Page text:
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Sierra Stories

  • Winter 2016: Did El Niño match the hype?

    By Mark McLaughlin on June 29, 2016
      Media headlines began popping up in the early summer of 2015: “El Niño is coming!” “Look out for the most powerful El Niño in history!” “Southern California better batten down the hatches!” It was enough to make one run for the hills; to the Tahoe Sierra, that is, where a blockbuster winter was seemingly guaranteed. After four dry winters, […]
  • June 1969: Rare Summer Flood on Truckee River

    By Mark McLaughlin on June 22, 2016
    It may not seem like it during our region’s current drought, but the Truckee River is one of the most volatile waterways in California and Nevada, prone to flood about every nine years. The most recent significant flood event was in January 2006, so the statistical clock is ticking. Considering our current situation, a major flood on the Truckee doesn’t […]
  • Crazy Sutro: Engineer with tunnel vision

    By Mark McLaughlin on June 15, 2016
      They called him crazy, but he contributed significantly to the success of the early West. In San Francisco, the name Adolph Sutro stirs memories of the spectacular Sutro Heights, Cliff House Restaurant and the cavernous Sutro Baths. But in the silver mining lore of Virginia City, Nev., Sutro is associated with the Comstock Lode’s famed Sutro Tunnel, a 19th-century […]
  • Ghosts of Gold Hill

    By Mark McLaughlin on June 8, 2016
    For most of the Comstock era (1860s to1880s), the towns of Gold Hill and Virginia City, Nev., were friendly rivals competing in prodigious ore production. Both cities were built on top of the great silver lode in western Nevada that created all the excitement. But once the mines went into decline in the latter part of the 19th Century and […]
  • Time warp for the Iron Horse

    By Mark McLaughlin on June 1, 2016
    The historical character and function of Truckee owes much to its location along the nation’s first transcontinental railroad. Logging, ice harvesting, winter sports and tourism have long played a vital role in the region’s economy. For more than a century, Truckee has been considered the “Gateway to the Sierra” and a vital link to North Lake Tahoe. In 1914, May […]
  • Nevada’s Fight of the Century, Part II

    By Mark McLaughlin on May 25, 2016
    Nevada boxing promoters proclaimed it the “fight of the century.” The highly publicized 1897 bout between America’s heavyweight champion “Gentleman Jim” Corbett from San Francisco and lanky, British-born but hailing from Australia, challenger Robert Fitzsimmons, promised to produce an economic boost to the Reno-Carson City communities. Pugilist Bob Fitzsimmons won the 1897 Carson City fight. | Courtesy Nevada Historical Society […]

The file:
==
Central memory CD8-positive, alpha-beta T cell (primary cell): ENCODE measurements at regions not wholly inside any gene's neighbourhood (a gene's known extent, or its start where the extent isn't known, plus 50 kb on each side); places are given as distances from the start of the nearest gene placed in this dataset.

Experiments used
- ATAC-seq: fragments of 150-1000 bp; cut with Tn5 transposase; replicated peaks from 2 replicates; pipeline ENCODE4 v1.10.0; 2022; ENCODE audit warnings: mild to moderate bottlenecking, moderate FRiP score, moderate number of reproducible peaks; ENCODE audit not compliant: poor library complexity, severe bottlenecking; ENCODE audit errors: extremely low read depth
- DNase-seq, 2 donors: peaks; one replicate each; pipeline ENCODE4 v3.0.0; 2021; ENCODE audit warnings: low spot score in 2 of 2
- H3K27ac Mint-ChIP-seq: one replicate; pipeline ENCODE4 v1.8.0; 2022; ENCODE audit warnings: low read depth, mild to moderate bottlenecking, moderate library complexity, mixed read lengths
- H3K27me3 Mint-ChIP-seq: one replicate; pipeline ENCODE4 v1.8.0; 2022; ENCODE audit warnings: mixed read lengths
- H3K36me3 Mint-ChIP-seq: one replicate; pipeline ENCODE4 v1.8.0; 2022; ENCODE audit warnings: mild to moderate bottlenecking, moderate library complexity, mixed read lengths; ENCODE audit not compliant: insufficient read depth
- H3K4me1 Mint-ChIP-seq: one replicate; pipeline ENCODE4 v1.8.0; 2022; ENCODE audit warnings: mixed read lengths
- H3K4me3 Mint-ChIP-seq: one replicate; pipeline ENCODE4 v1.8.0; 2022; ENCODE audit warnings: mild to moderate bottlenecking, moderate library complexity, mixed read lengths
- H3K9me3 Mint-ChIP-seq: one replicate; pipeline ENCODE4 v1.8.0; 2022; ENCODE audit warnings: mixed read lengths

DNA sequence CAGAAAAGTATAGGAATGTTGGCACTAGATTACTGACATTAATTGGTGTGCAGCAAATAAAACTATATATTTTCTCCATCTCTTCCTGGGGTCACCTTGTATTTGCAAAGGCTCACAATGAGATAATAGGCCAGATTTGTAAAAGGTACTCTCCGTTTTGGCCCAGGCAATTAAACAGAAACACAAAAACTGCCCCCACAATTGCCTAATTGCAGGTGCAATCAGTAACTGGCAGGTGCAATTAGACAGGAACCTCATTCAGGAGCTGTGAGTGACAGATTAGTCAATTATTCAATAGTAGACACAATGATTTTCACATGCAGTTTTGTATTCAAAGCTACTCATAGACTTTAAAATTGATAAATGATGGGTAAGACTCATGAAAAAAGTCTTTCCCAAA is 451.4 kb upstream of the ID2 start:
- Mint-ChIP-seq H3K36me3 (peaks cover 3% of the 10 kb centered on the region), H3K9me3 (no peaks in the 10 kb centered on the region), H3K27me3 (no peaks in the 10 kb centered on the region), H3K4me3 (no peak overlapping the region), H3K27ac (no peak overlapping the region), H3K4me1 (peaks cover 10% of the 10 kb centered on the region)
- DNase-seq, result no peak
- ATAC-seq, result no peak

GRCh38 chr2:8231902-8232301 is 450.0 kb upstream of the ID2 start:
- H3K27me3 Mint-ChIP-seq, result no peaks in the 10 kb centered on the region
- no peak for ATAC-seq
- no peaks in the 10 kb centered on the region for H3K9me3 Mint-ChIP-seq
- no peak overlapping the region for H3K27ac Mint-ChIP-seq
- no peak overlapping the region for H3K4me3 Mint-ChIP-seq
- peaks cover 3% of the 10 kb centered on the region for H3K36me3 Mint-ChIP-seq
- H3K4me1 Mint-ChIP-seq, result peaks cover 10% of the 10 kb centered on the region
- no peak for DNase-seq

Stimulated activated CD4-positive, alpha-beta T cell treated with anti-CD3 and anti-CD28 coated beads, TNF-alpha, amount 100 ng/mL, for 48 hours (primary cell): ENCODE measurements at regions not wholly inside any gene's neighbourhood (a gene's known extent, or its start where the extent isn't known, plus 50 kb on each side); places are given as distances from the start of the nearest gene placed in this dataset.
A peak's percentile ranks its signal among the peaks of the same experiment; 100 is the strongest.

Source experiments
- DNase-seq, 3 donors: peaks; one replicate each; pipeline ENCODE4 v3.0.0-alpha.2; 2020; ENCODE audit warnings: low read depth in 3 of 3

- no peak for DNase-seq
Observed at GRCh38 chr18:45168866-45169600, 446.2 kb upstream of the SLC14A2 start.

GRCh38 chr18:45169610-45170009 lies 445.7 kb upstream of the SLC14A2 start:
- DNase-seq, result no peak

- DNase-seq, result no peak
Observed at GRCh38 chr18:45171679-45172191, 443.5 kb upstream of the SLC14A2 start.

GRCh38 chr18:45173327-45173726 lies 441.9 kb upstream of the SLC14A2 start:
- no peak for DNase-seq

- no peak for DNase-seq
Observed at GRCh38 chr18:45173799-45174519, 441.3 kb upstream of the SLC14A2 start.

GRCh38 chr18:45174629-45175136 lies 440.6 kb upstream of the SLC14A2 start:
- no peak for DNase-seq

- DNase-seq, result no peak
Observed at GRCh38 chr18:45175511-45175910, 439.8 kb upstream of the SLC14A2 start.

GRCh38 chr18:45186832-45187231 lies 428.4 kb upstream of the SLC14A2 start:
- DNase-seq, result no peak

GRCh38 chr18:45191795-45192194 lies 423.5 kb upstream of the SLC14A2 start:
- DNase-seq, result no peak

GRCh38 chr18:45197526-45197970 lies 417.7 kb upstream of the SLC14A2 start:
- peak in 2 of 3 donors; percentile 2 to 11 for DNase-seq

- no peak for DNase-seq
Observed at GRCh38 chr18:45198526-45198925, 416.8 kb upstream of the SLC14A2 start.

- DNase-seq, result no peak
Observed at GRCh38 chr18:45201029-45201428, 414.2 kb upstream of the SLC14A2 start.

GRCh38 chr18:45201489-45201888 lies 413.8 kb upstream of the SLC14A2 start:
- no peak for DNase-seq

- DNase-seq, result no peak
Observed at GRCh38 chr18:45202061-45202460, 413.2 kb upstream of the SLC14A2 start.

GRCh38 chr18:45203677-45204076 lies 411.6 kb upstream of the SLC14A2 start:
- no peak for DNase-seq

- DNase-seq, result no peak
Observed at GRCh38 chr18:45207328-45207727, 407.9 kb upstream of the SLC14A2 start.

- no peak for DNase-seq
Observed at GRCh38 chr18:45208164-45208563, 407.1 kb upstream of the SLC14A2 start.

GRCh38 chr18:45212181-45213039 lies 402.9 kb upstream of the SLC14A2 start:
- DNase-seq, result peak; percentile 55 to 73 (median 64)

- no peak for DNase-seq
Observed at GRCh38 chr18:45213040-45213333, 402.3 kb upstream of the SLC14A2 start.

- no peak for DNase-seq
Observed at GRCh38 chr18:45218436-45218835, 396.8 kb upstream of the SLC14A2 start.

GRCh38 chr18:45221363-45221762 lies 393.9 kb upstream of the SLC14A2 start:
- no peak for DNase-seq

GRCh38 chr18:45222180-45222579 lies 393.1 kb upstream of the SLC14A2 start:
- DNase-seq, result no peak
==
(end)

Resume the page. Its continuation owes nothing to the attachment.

• Fight of the Century, Part I  

    By Mark McLaughlin on May 11, 2016
    Nevada boxing promoters proclaimed it the “Fight of the Century.” The highly touted 1897 bout between America’s reigning heavyweight champion “Gentleman Jim” Corbett, and lanky Australian challenger Robert Fitzsimmons promised to bring a much-needed economic boost to the Reno and Carson City economies. Both communities were suffering from a 20-year financial depression due to the decline of Virginia City’s Comstock […]
  • Kidnapping of Frank Sinatra Jr.

    By Mark McLaughlin on April 6, 2016
      Frank Sinatra Jr. died on March 17, 2016. Obituaries detailed his life as the son of the legendary entertainer and his career as a popular singer in his own right. The media mentioned Sinatra’s kidnapping at Lake Tahoe in 1963, but offered scant details of his abduction. Here’s the full story. There was a full-blown blizzard raging on Dec. […]
  • Hidden gem at Diamond Peak

    By Mark McLaughlin on March 23, 2016
      Diamond Peak is probably the most overlooked and underrated ski resort in the Tahoe Basin. With an impressive 1,840 feet of vertical, a variety of ski trails and breathtaking views of Big Blue, Diamond Peak is well worth the drive to Incline Village. This hidden jewel has miles of uncrowded runs, open tree skiing and an intermediate cruiser called […]
  • Longboard Ski Racing

    By Mark McLaughlin on March 9, 2016
    There’s no doubt about it, the 19th Century longboard ski racers of Plumas and Sierra counties in California were the fastest humans on the planet. When snow conditions were right, these early speed demons rocketed down the mountainside at velocities approaching 90 mph. With an intensity often fueled by alcohol, ego and lucrative cash rewards, early longboard racers pushed speed […]